Workcover Injuries


Initial & Workplace Assessments

All specific functional assessments review the history of your current injury and any other relevant injuries or illnesses. In addition, they will perform a physical examination to identifying any postural imbalances, restricted range of motion and muscular weakness. Some of the specific components include:

I. Specific history of the nature of your injury and treatment provided to date

     1. Background screening of other illnesses or physical injuries that may be limited progress

     2. Discuss specific daily physical requirements of your normal job at full capacity

     3. Screening for psychological barriers

     4. Physical assessment including muscle and movement testing

     5. Functional assessment focusing on specific movements and actions relevant to your job requirements


A work related activity program (WRAP) is an outcome based exercise program that is tailored to the physical requirements of the injured workers pre-injury duties. A work related activity program is utilised when there is insufficient suitable duties available in the workplace or the worker is unable to perform any of the suitable duties. The primary goal of a WRAP is to improve the worker’s overall functional status by improving strength, endurance and flexibility via integrating a graded exercise program. The program aims to:

  • - Promote activity and recovery in workers with soft tissue injury.

  • - Encourage functional activity and independence using a cognitive behavioural and educative approach.

  • - Review the workplace assessment and match the prescribed work related activity to the job demands.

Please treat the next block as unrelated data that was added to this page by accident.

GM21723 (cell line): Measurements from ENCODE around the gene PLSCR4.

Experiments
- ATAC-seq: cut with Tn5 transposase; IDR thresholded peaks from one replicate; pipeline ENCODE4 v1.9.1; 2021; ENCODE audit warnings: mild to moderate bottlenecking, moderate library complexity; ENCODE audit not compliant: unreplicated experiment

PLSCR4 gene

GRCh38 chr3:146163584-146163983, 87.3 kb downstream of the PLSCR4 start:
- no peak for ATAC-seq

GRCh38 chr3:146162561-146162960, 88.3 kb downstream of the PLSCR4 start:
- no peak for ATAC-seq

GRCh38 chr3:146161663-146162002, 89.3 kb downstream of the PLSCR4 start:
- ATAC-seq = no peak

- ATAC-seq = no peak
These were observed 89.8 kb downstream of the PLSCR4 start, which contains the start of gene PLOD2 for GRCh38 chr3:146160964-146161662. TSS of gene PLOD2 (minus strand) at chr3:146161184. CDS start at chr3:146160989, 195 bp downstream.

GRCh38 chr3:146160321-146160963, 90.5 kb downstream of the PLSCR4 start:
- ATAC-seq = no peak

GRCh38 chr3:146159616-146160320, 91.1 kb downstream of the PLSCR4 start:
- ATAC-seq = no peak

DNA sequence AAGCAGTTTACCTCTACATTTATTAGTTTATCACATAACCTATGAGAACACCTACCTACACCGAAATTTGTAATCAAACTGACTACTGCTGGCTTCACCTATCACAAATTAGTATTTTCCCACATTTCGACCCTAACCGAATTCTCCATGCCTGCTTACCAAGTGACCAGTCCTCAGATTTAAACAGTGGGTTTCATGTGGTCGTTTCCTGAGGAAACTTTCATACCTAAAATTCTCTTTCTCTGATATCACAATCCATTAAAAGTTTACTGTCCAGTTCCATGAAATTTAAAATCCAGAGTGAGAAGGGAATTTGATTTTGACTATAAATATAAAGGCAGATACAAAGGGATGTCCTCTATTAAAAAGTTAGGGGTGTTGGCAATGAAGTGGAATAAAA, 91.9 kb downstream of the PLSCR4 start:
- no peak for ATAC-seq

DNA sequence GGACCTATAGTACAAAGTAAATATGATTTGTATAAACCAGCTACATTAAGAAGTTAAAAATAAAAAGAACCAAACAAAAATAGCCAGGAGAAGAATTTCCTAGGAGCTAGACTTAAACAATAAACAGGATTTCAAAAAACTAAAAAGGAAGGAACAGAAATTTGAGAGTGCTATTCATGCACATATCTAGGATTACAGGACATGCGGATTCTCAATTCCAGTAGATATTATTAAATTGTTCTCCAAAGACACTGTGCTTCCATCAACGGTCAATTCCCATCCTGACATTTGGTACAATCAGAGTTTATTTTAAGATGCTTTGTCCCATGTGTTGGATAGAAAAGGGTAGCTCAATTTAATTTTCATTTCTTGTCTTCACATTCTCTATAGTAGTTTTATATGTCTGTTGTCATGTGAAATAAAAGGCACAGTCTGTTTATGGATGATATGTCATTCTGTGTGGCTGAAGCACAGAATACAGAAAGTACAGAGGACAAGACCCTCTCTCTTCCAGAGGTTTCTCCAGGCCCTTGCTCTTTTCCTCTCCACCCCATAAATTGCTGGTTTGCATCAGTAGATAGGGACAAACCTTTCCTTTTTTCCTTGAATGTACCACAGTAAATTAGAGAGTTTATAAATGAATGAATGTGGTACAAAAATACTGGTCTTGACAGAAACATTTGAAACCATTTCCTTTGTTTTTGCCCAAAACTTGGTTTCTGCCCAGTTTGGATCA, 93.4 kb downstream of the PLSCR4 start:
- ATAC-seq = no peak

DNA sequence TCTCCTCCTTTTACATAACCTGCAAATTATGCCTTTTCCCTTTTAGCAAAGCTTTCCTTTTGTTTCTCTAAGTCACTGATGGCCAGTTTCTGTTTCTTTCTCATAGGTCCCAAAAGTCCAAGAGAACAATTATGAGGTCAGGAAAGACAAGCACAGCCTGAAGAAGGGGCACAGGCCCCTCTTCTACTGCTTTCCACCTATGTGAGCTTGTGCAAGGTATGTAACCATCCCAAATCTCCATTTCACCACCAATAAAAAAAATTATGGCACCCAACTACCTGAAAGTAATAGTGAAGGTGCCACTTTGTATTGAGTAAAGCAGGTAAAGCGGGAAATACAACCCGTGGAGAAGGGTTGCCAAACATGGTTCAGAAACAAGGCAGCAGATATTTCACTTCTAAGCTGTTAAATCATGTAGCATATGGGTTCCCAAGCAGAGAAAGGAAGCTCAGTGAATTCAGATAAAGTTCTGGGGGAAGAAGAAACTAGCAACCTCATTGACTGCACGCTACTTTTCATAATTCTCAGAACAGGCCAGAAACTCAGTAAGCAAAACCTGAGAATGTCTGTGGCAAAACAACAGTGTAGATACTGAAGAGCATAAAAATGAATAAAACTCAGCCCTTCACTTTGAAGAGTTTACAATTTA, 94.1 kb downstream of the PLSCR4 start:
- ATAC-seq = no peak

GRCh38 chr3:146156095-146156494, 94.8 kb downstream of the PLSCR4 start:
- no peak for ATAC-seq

• - Implement pacing and graded exposure to activity to plan for more movement.

  • - Reset the worker’s ‘pain memory’ using normal movement.

  • - Overcome any psychological and physical barriers encountered by the worker.


The reduced supervision exercise program forms a crucial component in the rehabilitation process of my WorkCover patients. Patients are progressed into this program once they achieve a efficient level of self management and no longer require intense one on one supervision. The type and complexity of a patients injury will significantly influence how quickly they progress to active self management. The speed of patient transition into this program is determined by multiple factors including:

  • - Patient self efficacy

  • - Ability to perform corrective exercise

  • - Reached a safe functional capacity

  • - Patient demonstrates good self management

  • - Symptoms have improved or decreased

  • - Signs of improved strength, stability and flexibility.


The program allows for a maximum of three participants to engage in their specific exercise program for a maximum duration of 60 minutes. Patients that progress into the reduced supervision program benefit from increased motivation to further improve their condition, enhanced program compliance, continuous exercise progression and supervision. Approval for treatment within this program is generally accepted as it is a cost effective scheme for the rehabilitation of employees for insurers, providers and employers.


- Improve patients understanding of pain pathways and physiology of pain and the multiple contributing factors.

  • - Improve clients pain-efficacy including how to work with pain to assist with activity re-engagement.